India is also brimming with spinning options for a tournament that might well be decided by spinners. They have selected three specialist spinners in the 15-man squad: Harbhajan Singh, Ravichandran Ashwin and Piyush Chawla. And then three more — Virender Sehwag, Suresh Raina and Yusuf Pathan — will provide the team with good part-time options.


Even some of Pakistan’s most ardent supporters would find it funny to see their team included among the title favourites. After all, Pakistan has been in a major turmoil for months. Their team is far from ideal for a major assignment like the World Cup and the Pakistan Cricket Board (PCB) added to the team’s woes by delaying naming the captain till the last moment.

But like cornered tigers, Pakistan has the tendency of becoming lethal when under pressure. Very few people gave Pakistan much of a chance when they won the World Cup in 1992 and not many believed that they would do well in 1999 when the Greenshirts featured in the final. More recently, Pakistan stunned the cricket world by winning the ICC World Twenty20 championship in England in 2009 against all odds.

What Pakistan needs is team spirit. They have match-winners like Shahid Afridi and Abdul Razzaq, but only by playing as a well-oiled unit can the Pakistanis prove wrong the experts who are predicting a semi-final line-up comprising India, England, Sri Lanka and South Africa. Pakistan’s most potent weapon will be their spinners. They have a lot of variety with specialist spinners Saeed Ajmal and Abdul Rehman. Afridi is a world class leg-spinner when it comes to limited-overs cricket. They also have Mohammad Hafeez. In batting, Pakistan should get some good starts from Hafeez and Kamran Akmal at the top, with Younis Khan and Misbah-ul-Haq providing stability to the middle-order. The big hitting trio of Afridi, Abdul Razzaq and Umar Akmal can lift the run-rate in the final stages of the innings, especially in the powerplay overs.

In Umar Gul, they have a quality bowler in the pace attack that includes Shoaib Akhtar, Wahab Riaz, Sohail Tanvir and Razzaq. On paper, they look good. But Pakistan will have to transform their potential into solid performances to shine in the World Cup.

Sri-Lanka02-11Sri Lanka

The 2007 finalists will certainly be fancying their chances of regaining the World Cup. They’ve won it in 1996 and are perfectly placed to repeat that feat this year. Sri Lanka is a top-flight team with several quality batsmen and a number of wicket-taking bowlers. In Tillakaratne Dilshan they have an ideal opener and then there are world class batters like Mahela Jayawardene and Kumar Sangakkara.

Muttiah Muralitharan together with Ajantha Mendis forms a lethal spin partnership while Lasith Malinga has the pace and sting to floor any batting line-up on his day. Sri Lanka will try to make full use of the home conditions and look set to reach at least the last-four stage of the tournament.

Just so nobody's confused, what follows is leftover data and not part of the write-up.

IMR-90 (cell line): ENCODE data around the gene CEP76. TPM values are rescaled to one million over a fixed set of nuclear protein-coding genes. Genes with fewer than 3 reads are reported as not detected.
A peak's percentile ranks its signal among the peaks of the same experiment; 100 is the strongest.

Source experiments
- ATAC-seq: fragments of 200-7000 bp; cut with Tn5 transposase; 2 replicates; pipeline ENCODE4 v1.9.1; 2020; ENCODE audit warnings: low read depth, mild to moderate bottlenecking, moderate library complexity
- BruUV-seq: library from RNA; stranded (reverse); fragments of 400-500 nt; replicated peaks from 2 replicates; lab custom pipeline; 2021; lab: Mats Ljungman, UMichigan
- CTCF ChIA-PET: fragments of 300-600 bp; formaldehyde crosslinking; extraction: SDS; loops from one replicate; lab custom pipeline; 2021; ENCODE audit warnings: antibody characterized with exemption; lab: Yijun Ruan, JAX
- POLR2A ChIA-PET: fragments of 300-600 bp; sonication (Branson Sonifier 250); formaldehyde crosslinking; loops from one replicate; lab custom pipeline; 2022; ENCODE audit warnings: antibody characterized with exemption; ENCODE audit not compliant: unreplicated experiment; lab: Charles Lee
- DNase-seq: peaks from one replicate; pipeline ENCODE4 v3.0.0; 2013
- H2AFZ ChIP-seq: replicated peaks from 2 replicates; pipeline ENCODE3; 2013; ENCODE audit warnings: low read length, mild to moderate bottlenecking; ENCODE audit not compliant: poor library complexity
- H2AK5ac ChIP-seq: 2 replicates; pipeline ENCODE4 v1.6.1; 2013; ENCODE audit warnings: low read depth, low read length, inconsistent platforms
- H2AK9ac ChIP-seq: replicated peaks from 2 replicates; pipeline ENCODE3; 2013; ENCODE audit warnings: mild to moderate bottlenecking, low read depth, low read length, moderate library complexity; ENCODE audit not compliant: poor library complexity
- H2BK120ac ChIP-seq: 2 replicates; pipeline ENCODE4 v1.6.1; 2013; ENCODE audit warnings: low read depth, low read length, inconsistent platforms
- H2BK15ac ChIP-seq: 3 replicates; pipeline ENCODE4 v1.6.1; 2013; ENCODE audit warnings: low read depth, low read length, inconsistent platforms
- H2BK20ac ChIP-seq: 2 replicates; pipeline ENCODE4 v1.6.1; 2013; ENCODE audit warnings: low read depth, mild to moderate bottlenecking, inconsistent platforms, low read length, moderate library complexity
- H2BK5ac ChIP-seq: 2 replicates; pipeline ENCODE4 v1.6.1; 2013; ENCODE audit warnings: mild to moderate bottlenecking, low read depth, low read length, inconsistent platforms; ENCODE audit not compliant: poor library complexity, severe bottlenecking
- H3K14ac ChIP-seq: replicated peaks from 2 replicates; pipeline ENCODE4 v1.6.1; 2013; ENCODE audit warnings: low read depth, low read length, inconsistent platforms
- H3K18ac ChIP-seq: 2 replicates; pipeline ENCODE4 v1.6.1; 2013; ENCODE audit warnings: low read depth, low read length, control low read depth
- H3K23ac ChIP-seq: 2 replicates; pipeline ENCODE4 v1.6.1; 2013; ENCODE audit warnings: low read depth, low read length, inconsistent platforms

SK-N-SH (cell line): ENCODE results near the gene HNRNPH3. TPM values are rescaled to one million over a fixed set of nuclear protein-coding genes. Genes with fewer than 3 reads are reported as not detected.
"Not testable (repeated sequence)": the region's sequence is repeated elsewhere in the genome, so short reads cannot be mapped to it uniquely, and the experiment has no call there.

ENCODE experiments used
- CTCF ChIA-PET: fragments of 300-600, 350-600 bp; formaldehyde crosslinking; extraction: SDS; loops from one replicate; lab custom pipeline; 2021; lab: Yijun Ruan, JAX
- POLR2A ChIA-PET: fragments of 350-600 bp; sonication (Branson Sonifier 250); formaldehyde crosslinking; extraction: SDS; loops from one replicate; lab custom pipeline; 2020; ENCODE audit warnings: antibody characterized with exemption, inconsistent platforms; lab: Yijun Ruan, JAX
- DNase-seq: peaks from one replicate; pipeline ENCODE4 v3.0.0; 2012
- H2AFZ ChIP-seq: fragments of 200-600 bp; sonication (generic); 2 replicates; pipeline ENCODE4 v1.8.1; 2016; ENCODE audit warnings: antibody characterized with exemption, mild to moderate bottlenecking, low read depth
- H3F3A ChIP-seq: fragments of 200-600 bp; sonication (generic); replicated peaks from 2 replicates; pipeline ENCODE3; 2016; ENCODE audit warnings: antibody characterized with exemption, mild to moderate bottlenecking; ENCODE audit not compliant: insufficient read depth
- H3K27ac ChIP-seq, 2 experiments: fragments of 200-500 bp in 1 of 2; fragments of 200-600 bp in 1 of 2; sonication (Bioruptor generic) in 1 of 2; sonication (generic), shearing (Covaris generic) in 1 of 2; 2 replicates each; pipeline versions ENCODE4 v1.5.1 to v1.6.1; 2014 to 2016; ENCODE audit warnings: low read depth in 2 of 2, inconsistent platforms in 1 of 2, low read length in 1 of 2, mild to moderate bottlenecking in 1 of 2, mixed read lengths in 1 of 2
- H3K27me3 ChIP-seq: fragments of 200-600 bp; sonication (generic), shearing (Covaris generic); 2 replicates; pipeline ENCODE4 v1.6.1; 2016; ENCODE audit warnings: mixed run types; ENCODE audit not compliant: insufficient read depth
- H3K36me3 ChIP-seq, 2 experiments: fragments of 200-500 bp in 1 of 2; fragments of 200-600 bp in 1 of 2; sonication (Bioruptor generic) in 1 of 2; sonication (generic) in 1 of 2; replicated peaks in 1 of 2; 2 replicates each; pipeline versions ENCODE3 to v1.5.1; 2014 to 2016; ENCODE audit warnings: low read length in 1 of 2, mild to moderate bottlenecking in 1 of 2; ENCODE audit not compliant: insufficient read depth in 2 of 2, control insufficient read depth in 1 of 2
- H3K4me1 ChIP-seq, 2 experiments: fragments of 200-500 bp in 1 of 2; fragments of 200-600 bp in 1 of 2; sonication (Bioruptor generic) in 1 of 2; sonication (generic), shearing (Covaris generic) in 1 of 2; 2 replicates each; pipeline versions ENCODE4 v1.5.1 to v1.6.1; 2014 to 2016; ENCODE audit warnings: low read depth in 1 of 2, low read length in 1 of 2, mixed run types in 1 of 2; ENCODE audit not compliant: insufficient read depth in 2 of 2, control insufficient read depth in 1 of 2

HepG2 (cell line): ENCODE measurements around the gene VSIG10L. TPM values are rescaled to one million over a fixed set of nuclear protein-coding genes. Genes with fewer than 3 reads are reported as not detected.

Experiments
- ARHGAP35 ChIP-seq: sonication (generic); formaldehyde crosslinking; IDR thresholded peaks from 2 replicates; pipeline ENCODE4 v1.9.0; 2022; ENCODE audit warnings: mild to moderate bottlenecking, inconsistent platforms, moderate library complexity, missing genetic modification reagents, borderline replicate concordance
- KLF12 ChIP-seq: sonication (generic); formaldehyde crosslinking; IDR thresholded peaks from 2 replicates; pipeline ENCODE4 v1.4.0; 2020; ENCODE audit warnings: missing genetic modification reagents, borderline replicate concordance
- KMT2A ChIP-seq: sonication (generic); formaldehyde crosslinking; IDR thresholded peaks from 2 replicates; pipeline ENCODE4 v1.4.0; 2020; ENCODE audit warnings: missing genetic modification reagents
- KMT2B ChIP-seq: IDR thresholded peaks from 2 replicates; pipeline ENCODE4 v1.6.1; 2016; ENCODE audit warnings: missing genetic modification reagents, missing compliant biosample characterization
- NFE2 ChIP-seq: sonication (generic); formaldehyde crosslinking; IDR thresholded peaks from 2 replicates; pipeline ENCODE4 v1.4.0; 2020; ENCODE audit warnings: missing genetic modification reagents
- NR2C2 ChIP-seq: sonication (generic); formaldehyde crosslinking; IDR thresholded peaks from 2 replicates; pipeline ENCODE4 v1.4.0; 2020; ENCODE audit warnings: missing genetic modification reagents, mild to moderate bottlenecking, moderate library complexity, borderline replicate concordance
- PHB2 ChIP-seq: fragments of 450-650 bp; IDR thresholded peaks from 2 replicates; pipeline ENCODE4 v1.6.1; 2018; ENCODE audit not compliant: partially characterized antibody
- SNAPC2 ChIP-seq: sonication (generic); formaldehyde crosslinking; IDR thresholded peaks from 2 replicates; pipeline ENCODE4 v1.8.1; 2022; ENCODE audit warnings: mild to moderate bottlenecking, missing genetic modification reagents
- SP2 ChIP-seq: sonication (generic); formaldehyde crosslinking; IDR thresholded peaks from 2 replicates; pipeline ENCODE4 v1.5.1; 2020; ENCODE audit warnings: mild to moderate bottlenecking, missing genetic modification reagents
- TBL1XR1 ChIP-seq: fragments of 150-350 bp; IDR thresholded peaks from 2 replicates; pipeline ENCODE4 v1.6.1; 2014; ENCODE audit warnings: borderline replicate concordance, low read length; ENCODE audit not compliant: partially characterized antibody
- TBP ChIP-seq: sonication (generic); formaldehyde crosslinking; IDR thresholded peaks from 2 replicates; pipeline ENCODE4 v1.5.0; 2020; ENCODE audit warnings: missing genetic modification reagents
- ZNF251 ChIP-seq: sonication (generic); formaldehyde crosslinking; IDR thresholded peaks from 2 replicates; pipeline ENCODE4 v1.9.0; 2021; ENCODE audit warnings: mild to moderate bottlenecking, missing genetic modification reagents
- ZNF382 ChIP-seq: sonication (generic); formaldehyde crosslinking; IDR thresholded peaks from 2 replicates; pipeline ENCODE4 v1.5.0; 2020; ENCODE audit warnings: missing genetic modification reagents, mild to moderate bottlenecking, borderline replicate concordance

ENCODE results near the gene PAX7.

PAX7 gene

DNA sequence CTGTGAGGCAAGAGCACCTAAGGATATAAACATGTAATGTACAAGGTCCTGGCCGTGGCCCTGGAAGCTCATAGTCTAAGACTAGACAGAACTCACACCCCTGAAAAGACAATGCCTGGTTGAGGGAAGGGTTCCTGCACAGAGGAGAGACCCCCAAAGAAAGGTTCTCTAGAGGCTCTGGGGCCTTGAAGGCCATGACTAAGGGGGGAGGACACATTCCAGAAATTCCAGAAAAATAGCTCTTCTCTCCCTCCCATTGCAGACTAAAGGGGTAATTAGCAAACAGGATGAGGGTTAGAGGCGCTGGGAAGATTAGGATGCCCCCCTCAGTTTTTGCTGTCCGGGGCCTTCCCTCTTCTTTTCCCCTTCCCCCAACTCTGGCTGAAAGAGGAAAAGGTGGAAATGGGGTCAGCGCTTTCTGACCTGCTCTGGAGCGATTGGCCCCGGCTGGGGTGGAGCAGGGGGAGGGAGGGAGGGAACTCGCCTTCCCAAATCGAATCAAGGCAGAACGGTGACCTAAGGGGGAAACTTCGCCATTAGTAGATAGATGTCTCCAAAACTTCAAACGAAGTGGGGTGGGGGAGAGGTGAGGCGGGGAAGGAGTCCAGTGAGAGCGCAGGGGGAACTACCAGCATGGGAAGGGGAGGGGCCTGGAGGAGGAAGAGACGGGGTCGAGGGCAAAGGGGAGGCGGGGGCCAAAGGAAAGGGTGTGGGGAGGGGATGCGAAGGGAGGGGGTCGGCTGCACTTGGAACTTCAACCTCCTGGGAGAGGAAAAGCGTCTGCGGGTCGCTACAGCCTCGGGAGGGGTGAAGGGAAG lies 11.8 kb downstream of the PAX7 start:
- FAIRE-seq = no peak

England will go into the World Cup confident that they can finally win the coveted title. They are the form team, having won the ICC World Twenty20 crown in the Caribbean last year and, more importantly, the Ashes in Australia. They have a balanced One-Day squad with most of the batters like skipper Andrew Strauss, Jonathon Trott and Kevin Pietersen in good form. Their pace attack is good and the presence of a world class spinner — Graeme Swann — is certainly going to be an added advantage for the English side.

south-africa02-11South Africa

Apart from the fact that they are labelled as ‘perennial chokers’ when it comes to a World Cup, everything is going right for the Proteas. They will go into the World Cup having beaten title favourites India in a keenly fought One-Day series at home. They have a perfect combination of just the right sort of batsmen — the ones who can bat as the situation demands. Jaques Kallis and skipper Graeme Smith bring loads of experience to the batting. Hashim Amla is in the form of his life while AB de Villiers and JP Duminy are all accomplished batsmen.

The bowling arsenal looks potent too with the pace of Dale Steyn and Morne Morkel. Imran Tahir, the uncapped, Pakistan-born spinner, could be a surprise package.


The Aussies seemed down and out when they crashed to an embarrassing Ashes defeat late last year. Many thought their time was up and that after winning three World Cup crowns in a row, Australia will finally fail to retain the title this year. But by trouncing England in their One-Day series soon after the Ashes debacle, Australia has made it clear that they are very much in contention to defend the World Cup in the subcontinent. Australia is a team for the big occasion. They have the last three World Cups to their name. Their key men will be skipper Rickey Ponting and all-rounder Shane Watson. Ponting has a point to prove after leading the Aussies to an embarrassing Ashes defeat against England at home. Watson sees himself as one of the world’s best all-rounders and would certainly want to prove so at the World Cup.

Share your thoughts in the comment section below:
Who do you think will win the world cup and why?

And participate in our poll:

Do you think that the Pakistani cricket team will reach the finals of the 2011 ICC World Cup?

  • Yes, and they will bring the Cup home! (71%, 576 Votes)
  • No (23%, 186 Votes)
  • Yes, but they will lose in the finals (6%, 60 Votes)

Total Voters: 813

The writer is ranked among the battle-hardened journalists covering sports. As sports editor for The News, he covers sporting action extensively in Pakistan and abroad.